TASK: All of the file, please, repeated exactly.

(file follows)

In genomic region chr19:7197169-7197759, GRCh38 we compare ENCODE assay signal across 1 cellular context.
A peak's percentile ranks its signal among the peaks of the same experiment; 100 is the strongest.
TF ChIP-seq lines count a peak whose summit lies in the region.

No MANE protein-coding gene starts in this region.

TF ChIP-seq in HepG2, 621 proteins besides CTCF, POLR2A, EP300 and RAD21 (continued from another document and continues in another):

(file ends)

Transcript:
In genomic region chr19:7197169-7197759, GRCh38 we compare ENCODE assay signal across 1 cellular context.
A peak's percentile ranks its signal among the peaks of the same experiment; 100 is the strongest.
TF ChIP-seq lines count a peak whose summit lies in the region.

No MANE protein-coding gene starts in this region.

TF ChIP-seq in HepG2, 621 proteins besides CTCF, POLR2A, EP300 and RAD21 (continued from another document and continues in another):